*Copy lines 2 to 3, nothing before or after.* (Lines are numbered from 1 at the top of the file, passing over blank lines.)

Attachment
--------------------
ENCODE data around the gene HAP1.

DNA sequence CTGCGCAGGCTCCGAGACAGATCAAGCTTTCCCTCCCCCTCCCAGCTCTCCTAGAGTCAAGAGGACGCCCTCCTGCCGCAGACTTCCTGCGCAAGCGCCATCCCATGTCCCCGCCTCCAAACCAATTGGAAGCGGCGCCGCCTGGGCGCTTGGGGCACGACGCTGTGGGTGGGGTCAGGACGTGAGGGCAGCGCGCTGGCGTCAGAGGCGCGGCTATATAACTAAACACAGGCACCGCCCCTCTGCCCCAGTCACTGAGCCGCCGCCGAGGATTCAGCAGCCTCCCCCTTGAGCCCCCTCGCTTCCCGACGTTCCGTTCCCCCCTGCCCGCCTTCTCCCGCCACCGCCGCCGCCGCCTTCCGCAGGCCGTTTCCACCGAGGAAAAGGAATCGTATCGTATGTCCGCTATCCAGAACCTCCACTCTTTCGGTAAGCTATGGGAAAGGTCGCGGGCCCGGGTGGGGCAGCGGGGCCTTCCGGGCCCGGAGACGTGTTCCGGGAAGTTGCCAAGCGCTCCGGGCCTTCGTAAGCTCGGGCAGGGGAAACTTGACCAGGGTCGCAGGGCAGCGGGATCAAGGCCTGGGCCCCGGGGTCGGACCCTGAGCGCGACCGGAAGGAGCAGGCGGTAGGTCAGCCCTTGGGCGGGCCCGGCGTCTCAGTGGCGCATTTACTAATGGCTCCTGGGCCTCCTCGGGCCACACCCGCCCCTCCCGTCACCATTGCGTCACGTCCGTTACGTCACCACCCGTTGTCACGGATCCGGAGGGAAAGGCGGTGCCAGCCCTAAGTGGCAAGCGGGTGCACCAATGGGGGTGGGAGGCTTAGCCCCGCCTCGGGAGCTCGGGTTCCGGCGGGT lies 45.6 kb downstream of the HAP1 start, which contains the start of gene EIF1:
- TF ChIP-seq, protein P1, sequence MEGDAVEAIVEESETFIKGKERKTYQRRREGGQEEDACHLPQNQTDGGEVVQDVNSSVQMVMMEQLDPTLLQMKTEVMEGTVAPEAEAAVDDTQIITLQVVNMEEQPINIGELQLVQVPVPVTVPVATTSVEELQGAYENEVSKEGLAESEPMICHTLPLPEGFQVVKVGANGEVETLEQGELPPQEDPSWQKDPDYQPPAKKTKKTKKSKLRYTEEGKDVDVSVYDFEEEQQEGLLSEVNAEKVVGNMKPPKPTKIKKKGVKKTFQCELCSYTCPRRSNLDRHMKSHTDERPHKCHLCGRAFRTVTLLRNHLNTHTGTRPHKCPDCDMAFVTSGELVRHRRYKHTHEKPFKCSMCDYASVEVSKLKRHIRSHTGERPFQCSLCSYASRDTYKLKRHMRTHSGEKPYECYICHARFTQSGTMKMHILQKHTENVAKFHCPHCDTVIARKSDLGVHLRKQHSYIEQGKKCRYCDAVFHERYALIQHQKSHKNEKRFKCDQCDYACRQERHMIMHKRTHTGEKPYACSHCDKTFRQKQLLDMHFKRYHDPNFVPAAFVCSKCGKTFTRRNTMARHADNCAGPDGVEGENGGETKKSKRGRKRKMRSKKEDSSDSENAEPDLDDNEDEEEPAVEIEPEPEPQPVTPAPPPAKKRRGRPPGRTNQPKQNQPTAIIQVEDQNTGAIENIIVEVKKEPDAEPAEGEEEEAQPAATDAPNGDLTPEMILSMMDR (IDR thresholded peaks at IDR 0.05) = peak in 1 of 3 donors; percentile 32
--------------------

DNA sequence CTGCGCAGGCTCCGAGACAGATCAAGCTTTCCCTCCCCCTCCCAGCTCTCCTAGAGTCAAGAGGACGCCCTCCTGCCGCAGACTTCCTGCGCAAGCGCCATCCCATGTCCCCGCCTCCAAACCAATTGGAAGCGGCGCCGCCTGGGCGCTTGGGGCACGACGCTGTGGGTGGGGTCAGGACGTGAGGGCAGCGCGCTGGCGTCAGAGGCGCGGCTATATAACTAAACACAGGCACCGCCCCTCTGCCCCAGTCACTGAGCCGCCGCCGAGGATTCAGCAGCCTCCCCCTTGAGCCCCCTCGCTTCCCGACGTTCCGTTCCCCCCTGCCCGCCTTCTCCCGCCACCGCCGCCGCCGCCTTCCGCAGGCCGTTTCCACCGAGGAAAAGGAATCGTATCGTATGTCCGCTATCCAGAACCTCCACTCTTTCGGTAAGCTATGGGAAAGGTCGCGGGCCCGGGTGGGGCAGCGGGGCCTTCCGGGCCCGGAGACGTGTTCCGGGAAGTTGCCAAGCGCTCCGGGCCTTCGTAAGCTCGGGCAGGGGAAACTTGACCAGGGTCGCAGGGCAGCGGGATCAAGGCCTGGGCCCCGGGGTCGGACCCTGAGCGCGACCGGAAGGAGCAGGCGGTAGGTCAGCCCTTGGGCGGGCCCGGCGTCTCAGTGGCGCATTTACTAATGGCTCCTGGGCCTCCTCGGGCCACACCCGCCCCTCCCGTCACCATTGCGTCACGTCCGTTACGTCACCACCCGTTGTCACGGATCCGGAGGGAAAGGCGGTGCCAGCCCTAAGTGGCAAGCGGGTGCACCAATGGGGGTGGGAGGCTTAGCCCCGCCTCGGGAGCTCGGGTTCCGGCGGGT lies 45.6 kb downstream of the HAP1 start, which contains the start of gene EIF1:
- TF ChIP-seq, protein P1, sequence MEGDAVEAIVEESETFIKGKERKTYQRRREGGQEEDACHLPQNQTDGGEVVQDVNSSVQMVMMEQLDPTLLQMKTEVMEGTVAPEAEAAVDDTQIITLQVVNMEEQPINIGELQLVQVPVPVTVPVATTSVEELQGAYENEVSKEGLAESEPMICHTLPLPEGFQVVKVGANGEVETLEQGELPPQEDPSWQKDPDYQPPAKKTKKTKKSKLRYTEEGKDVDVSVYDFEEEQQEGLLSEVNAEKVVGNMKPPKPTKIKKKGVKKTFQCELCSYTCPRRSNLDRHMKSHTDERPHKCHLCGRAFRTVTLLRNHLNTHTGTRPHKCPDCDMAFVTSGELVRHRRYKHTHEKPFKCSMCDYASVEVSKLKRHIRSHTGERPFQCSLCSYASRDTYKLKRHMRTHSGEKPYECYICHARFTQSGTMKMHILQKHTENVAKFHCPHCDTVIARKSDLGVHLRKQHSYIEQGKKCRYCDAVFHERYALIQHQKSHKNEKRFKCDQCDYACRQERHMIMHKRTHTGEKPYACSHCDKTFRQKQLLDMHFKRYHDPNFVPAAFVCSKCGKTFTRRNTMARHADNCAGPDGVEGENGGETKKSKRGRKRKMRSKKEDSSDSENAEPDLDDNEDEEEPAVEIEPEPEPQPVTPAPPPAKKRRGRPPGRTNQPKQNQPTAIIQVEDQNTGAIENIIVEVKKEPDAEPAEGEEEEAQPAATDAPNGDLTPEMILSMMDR (IDR thresholded peaks at IDR 0.05) = peak in 1 of 3 donors; percentile 32